Researchers say that the very wet hydrological cycle that kept the rainforest thriving for millennia is under threat, with the biome enduring greater and greater stress and instability due to worsening deforestation and escalating climate change.
The Amazon holds a vast store of carbon in its plants and soil, so deforestation would not only be a disaster for the region’s biodiversity and its indigenous and traditional peoples who rely on it for their livelihoods, it could also escalate our current global climate catastrophe.
Animals of the Amazon
The Amazon is our planet’s Garden of Eden, where you’ll find a dazzling array of fascinating, bizarre, and even deadly animals. In total, scientists estimate there are 2,000 species of birds and mammals here, more than 2,000 species of fish, over 400 amphibians, and almost an equal number of reptiles. If you’re into animal spotting, then you really couldn’t pick a better place to visit!
Here is our list of top Animals of the Amazon to see:
1. Three-toed sloths
One of the strangest creatures on earth, sloths are insanely slow at just about everything. The three-toed sloth is possibly the cutest animal you will ever see, as well as the slowest: they are so slow that algae grow on their coats, allowing them to blend in and hide from predators.
Found in the treetops of the Amazon Rainforest, these lazy creatures prefer to spend their days hanging by their powerful claws from a tree branch, often sleeping. During the night, you may see some activity from these mammals, who tend to eat fruit, leaves, and shoots during the night.
Three-toed Sloth Quick Facts:
- Sloths sleep for 15-20 hours a day
- They are great swimmers thanks to their long arms
- Three-toed sloths have a very distinctive cry that sounds a bit like “Ahh-eeee”
- It takes them a month to digest a meal (and you thought your metabolism was slow!)
Where can you go to spot a three-toed sloth?
The Tambopata National Reserve is home to 632 species of birds, 1200 butterfly species, 103 amphibians, 180 kinds of fish, 103 reptiles, and 169 different mammals. The reserve’s lake systems and forests provide the ideal habitat for several endangered species of Amazon animals, including the three-toed sloth!
Sloths may be hard to spot at first, but with an experienced guide and a keen eye, you should have no problems zeroing in on at least one during your journey. The good news? You have all the time in the world to photograph them once you find one!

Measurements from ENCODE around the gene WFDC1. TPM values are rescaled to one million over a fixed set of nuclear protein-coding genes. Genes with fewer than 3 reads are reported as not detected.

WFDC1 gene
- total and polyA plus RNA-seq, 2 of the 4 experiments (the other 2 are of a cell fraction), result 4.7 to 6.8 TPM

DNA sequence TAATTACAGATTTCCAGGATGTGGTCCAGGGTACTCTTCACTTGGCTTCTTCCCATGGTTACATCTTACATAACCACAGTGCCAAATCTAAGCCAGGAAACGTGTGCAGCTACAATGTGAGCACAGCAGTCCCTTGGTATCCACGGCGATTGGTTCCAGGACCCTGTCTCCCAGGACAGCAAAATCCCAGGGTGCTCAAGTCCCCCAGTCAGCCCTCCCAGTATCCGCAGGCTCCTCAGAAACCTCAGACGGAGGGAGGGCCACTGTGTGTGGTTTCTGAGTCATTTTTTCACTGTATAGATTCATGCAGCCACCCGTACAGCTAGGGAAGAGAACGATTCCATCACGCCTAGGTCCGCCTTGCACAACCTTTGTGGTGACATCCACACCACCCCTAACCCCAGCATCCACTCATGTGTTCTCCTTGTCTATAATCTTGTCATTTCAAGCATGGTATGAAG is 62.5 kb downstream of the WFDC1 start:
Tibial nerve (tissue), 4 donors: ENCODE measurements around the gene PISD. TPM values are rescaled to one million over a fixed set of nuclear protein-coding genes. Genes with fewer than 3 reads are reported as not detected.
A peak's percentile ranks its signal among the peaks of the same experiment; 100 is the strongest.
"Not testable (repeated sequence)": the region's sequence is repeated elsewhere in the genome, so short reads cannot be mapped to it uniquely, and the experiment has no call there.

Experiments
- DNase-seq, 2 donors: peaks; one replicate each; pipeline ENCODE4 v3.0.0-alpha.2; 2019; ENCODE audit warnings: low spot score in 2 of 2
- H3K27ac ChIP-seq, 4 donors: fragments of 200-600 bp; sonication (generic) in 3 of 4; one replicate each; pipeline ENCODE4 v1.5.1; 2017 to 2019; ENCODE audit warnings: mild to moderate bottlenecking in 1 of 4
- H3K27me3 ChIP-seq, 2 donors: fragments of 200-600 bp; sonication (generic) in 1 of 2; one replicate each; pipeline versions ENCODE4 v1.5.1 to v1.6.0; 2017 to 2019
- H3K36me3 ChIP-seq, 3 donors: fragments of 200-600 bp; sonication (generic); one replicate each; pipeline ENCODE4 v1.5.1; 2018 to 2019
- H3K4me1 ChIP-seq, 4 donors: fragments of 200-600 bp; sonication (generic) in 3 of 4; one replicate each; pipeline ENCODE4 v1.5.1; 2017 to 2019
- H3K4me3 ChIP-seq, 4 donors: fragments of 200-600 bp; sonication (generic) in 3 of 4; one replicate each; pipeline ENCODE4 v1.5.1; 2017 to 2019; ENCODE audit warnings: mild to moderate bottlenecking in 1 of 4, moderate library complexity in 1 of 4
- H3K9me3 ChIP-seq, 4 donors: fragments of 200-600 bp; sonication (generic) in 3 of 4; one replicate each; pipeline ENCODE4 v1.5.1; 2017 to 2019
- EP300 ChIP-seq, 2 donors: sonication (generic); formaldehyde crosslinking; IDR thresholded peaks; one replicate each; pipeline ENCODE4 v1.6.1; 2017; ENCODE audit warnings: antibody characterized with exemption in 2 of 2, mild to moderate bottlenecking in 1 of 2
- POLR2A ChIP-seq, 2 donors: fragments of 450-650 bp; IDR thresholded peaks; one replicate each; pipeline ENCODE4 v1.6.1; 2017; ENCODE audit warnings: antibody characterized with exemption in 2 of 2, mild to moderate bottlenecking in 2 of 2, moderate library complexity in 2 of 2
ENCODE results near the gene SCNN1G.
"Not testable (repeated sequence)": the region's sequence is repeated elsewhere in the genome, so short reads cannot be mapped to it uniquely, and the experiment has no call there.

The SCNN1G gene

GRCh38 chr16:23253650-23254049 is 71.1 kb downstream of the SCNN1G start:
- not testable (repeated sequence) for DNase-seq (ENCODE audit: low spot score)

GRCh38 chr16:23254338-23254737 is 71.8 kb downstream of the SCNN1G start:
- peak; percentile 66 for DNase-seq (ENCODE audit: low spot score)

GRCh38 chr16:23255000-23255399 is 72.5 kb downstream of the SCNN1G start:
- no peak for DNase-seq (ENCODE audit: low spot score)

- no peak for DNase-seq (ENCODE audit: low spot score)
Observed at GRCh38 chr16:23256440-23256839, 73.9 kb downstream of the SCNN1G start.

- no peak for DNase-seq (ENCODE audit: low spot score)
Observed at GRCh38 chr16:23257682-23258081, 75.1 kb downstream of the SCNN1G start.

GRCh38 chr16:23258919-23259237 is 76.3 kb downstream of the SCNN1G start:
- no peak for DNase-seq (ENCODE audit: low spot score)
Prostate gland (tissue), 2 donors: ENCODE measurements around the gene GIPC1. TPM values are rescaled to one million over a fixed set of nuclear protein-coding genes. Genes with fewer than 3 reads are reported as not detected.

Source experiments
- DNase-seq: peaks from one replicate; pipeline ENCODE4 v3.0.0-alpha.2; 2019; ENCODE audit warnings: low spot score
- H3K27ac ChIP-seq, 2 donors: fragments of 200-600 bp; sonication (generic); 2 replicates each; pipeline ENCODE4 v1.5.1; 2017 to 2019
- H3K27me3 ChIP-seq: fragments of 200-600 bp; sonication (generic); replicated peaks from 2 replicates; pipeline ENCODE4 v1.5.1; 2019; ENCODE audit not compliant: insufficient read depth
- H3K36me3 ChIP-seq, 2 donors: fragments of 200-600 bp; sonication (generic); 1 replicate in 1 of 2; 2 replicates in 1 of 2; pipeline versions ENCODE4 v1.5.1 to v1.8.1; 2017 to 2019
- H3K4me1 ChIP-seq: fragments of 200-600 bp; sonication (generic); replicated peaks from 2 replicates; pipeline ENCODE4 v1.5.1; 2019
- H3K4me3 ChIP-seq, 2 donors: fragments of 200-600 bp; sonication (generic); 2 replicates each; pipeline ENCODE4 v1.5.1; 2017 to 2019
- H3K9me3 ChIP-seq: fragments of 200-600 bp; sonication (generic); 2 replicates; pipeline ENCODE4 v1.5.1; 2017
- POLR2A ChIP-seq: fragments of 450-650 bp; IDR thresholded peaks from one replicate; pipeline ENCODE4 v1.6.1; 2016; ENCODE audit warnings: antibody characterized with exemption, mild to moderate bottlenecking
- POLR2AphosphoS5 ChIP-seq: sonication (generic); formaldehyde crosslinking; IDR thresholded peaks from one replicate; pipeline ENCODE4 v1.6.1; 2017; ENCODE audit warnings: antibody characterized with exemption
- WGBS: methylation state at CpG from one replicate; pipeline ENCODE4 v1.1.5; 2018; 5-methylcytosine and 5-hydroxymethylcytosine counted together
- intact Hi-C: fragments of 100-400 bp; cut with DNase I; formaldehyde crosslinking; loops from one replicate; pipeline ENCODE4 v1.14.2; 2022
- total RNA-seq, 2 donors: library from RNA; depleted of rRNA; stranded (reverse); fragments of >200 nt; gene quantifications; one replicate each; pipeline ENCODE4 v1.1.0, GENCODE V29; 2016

2. Giant river otters
The Amazon is home to the largest otter in the world. The Giant River Otter can grow up to the length of 1,5 meters and is native to Central and South America. One of the most endangered of all Amazon Animals, due to overzealous hunting, the best chance of seeing Giant River Otters is on an Amazon River cruise in Peru.
Those who get the opportunity to observe this endangered creature are very fortunate indeed. In fact, Tambopata is one of the only places on Earth where this fantastic, large mammal can be seen easily.
Giant Otter Quick Facts:
- Giant river otters, often referred to as river wolves, share some striking similarities with their canine counterparts. Much like wolves, these otters lead complex social lives, forming tight-knit family groups that can consist of up to 20 members. These family-oriented creatures prefer to stick together, spending the majority of their time as a unit.
- Sadly, there are only around 5,000 Giant Otters remaining in the wild, making them an exceedingly rare sight. Their numbers have dramatically declined due to factors such as fur hunting, deforestation, and human disruption.
- One remarkable feature of Giant Otters is their unique cream-colored throat patches, each bearing a distinct shape and pattern. These beautiful markings serve as individual identifiers among the otters.
- Beyond their size, giant river otters possess a vast vocabulary. Adult otters communicate through an impressive repertoire of 22 distinct sounds, each carrying a specific message. From short barks and snorts to signal alarm to low growls as a warning, these otters are truly masters of communication in their watery world.
Where can you go to spot a Giant River Otter?
Rainforest Expeditions offers an excellent opportunity to encounter Giant River Otters. Lucky for you, Giant River Otter makes their home at Tres Chimbadas Lake, accessible from the Rainforest Expedition Posada Amazonas lodge!
When you visit the oxbow lakes near the Rainforest Expeditions lodges, you’ll get an unparalleled chance to view Giant Otters. This thrill is the result of cautious guides who are dedicated to ensuring a peaceful, undisturbed habitat for these shy, beautiful animals.
3. Black Caiman
The infamous Black Caiman is the largest predator in the Amazon basin and is known for their black, scaly skin. They are usually found in the slow-moving rivers and lakes in the Amazon region, as well as in the floodplains of the Amazon Rainforest.
This formidable giant predator primarily prowls under the cover of night, capitalizing on its sleek black body to seamlessly blend into the obscurity of the nocturnal sky and the inky waters. Its diet mainly consists of catfish, piranhas, birds, turtles, and capybaras. However, large black caimans are known to be formidable hunters, capable of taking down tapirs, anacondas, jaguars, pumas, and even, on rare occasions, humans!
Fortunately, the Amazon region is home to a healthy population of these imposing creatures, and they are currently considered to be at “low risk” of extinction. It is estimated that there are between 25,000 to 50,000 black caimans residing in the wild, ensuring their continued presence in this remarkable ecosystem.